Memories of RAF Uxbridge

The Camp Cinema at Uxbridge in the days when locals could walk unchasllenged through the main gates of RAF Uxbridge and up to the paybox. The guard room is on the left - but there isn't an armed guard in sight!

The Camp Cinema at Uxbridge in the days when locals could walk unchasllenged through the main gates of RAF Uxbridge and up to the paybox. The guard room is on the left – but there isn’t an armed guard in sight!

Apart from the visits by Charles I and Oliver Cromwell during the Civil War, Uxbridge’s main claim to fame is its RAF Station, as highlighted in Peter Kelly’s detailed account in a recent Best of British of the vital part it played in the Battle of Britain.

The site was originally a private estate known as Hillingdon House. It was acquired by the War Department in 1915 for use as a convalescent home for wounded Canadian soldiers, and later an Armament and Gunnery School for the Royal Flying Corps. RAF Uxbridge came into being when the RFC was re-named Royal Air Force in April 1918.

A new recruit in 1922 was Aircraftsman, John Ross, who underwent three months’ training there. His real name was T E
Lawrence – better known as Lawrence of Arabia. Later, when asked why he had enlisted in the ranks, he replied that he wanted to do penance for such a rich life. His book The Mint chronicles his stay at Uxbridge.

I lived near the camp, and my first visits were in the carefree, pre-war days when its gates were open to civilians at any time. A schoolmate’s parents lived in the married quarters, and we spent many happy hours in what was virtually an adventure playground. With the narrow River Pinn meandering through wooded glades of wild flowers, it resembled a country park rather than a military barracks, and the route from the St. Andrew’s Gate off the High Street to the Hillingdon exit provided a popular walk for local residents.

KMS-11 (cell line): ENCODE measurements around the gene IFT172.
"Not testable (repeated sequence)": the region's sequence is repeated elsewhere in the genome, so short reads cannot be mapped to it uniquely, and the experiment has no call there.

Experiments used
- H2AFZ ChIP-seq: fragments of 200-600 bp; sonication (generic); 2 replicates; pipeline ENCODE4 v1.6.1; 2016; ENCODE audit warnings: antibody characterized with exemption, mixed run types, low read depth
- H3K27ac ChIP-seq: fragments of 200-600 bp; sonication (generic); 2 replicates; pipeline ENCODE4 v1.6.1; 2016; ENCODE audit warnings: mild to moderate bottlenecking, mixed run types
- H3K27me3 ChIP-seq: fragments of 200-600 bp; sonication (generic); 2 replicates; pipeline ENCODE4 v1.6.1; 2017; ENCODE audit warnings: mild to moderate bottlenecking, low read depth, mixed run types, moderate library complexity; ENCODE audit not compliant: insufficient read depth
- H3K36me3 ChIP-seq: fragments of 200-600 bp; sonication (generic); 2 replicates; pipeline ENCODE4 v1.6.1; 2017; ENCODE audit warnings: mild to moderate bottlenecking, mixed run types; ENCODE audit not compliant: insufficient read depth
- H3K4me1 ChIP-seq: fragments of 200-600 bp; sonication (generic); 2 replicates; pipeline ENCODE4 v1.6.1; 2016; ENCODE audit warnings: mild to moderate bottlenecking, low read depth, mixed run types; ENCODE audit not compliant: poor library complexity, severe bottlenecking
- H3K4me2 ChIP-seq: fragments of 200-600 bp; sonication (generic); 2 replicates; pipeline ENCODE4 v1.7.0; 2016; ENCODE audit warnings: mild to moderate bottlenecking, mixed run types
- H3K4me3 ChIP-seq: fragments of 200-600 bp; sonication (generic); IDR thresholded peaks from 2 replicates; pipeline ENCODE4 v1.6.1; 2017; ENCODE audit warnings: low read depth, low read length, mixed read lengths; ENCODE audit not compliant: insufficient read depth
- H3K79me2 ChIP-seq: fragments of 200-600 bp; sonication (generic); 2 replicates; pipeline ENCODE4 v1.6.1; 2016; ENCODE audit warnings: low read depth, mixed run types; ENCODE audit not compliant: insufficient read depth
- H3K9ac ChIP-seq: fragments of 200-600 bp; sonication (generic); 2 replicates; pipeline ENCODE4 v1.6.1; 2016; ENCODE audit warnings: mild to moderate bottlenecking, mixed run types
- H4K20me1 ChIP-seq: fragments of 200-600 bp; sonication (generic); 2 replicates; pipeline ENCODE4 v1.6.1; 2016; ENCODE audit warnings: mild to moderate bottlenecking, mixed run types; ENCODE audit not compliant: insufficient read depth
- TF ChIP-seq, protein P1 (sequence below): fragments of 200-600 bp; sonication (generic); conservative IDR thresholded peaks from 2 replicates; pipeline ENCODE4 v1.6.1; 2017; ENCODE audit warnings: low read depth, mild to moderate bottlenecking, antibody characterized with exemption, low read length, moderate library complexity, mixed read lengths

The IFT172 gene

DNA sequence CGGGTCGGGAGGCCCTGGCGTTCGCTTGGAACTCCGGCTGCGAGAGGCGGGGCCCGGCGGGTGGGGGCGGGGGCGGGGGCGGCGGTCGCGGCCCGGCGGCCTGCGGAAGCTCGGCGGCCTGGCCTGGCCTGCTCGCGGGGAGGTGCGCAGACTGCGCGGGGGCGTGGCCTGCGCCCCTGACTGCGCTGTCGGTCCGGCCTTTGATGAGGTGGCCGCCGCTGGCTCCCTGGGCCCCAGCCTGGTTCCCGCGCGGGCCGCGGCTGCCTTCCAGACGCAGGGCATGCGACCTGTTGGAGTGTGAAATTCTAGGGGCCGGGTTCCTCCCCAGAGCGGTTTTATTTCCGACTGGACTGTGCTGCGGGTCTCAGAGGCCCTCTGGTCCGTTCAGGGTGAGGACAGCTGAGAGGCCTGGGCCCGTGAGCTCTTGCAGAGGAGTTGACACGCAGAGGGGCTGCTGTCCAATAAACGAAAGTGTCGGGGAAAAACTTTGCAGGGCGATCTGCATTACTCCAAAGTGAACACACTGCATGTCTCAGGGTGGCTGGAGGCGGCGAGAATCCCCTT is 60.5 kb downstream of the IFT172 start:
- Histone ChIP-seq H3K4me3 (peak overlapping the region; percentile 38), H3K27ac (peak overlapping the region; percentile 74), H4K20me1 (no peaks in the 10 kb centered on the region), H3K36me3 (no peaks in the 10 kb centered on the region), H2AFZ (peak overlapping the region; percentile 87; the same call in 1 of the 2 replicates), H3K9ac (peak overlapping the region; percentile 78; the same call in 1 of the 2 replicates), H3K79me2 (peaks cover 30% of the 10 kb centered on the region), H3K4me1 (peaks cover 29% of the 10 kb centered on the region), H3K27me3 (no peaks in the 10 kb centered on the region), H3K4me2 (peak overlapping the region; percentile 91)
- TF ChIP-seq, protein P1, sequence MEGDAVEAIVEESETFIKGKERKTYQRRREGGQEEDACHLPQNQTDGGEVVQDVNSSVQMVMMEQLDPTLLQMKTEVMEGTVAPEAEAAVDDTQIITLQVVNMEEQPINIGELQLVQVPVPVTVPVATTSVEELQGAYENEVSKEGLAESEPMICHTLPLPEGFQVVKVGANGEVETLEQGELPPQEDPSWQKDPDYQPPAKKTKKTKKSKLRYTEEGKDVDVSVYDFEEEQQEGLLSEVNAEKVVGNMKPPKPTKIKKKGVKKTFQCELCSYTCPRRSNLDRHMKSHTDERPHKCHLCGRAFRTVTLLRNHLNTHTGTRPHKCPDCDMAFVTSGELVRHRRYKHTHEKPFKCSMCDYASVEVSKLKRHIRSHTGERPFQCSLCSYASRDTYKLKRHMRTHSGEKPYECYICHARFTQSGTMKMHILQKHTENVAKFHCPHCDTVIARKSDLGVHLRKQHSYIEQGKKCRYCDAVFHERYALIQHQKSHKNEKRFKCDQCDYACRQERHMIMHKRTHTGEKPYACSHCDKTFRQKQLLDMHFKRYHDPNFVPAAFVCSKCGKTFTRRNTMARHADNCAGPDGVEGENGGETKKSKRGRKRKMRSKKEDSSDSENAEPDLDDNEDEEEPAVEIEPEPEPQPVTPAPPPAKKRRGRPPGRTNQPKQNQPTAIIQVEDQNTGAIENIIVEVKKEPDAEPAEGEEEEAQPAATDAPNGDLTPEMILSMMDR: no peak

On Saturdays, we watched Uxbridge Football Club play at the RAF Stadium. The club had used the ground since 1923, and apart from the war years, played there until 1948. The stadium hosted representative matches and athletic events, and LAC MacDonald Bailey (third in the 100 metres at the 1952 Olympics in Helsinki) competed there along with many famous athletes. A giant scoreboard stood opposite the main stand, and on Uxbridge match days hordes of youngsters clung to it to get a better view.

Eventually, we could afford to sit in the stand – for an extra threepence.

Entertainment was also provided by the Camp Cinema which had opened to the public in 1919. The Saturday afternoon matinee price for children was threepence, a penny cheaper than the other cinemas. Seating was basic – all on one level – and the films were old, but I saw The Plainsman, and A Christmas Carol, which I’d been too young to see previously. The cinema also doubled as a gymnasium and venue for boxing tournaments.

Having just received the Freedom of Entry into the borough, the parading airmen with bayonets fixed pass a cluster of British flags on their return to base. The Central Band was at the head of this procession on March 19 1960.